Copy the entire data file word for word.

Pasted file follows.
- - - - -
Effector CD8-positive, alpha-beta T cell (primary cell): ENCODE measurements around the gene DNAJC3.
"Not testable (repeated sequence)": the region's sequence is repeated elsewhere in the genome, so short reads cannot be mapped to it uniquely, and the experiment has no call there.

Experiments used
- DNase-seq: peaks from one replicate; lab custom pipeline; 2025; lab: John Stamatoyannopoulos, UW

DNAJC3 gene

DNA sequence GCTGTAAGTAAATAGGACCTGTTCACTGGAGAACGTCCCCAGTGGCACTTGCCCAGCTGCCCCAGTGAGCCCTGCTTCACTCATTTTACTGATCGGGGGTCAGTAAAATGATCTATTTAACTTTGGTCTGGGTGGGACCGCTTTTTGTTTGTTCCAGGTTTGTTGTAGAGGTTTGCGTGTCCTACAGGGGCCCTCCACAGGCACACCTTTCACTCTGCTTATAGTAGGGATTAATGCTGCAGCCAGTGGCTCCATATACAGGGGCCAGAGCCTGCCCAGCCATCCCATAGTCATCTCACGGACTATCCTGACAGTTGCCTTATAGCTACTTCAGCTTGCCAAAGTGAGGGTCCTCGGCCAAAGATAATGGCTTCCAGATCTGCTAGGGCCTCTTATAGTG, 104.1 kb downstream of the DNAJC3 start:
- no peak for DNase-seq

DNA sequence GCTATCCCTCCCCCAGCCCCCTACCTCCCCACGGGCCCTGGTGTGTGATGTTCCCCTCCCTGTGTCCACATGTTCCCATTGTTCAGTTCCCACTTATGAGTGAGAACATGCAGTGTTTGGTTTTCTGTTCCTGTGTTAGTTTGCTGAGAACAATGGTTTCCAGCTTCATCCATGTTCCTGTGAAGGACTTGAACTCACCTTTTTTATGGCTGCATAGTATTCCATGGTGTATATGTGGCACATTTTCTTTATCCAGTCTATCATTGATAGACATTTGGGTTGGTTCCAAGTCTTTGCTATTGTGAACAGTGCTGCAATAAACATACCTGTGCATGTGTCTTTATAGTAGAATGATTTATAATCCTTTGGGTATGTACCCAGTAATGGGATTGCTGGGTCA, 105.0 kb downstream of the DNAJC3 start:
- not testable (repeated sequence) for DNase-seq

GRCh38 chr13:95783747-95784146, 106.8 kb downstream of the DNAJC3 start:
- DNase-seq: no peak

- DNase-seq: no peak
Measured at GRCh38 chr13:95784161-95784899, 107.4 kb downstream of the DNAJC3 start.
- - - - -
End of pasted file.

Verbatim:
Effector CD8-positive, alpha-beta T cell (primary cell): ENCODE measurements around the gene DNAJC3.
"Not testable (repeated sequence)": the region's sequence is repeated elsewhere in the genome, so short reads cannot be mapped to it uniquely, and the experiment has no call there.

Experiments used
- DNase-seq: peaks from one replicate; lab custom pipeline; 2025; lab: John Stamatoyannopoulos, UW

DNAJC3 gene

DNA sequence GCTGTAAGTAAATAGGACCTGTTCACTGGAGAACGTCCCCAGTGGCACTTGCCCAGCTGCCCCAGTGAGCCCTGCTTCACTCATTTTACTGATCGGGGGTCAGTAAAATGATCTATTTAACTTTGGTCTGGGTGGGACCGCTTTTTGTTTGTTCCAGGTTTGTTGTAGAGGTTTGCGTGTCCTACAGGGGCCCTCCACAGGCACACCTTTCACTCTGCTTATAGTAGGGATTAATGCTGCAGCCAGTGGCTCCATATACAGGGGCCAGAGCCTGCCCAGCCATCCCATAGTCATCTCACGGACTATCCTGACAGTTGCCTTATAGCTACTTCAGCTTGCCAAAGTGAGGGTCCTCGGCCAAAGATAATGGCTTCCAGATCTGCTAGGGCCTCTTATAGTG, 104.1 kb downstream of the DNAJC3 start:
- no peak for DNase-seq

DNA sequence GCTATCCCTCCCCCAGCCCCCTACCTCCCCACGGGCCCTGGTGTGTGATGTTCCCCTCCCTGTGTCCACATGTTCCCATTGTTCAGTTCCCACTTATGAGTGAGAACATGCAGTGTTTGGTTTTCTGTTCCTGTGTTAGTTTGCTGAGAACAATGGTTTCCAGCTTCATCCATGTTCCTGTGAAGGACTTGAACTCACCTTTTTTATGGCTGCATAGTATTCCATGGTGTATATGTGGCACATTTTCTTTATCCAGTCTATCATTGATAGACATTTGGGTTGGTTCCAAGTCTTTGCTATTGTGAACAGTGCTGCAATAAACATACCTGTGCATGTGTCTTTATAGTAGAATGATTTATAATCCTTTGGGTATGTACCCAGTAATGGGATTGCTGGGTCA, 105.0 kb downstream of the DNAJC3 start:
- not testable (repeated sequence) for DNase-seq

GRCh38 chr13:95783747-95784146, 106.8 kb downstream of the DNAJC3 start:
- DNase-seq: no peak

- DNase-seq: no peak
Measured at GRCh38 chr13:95784161-95784899, 107.4 kb downstream of the DNAJC3 start.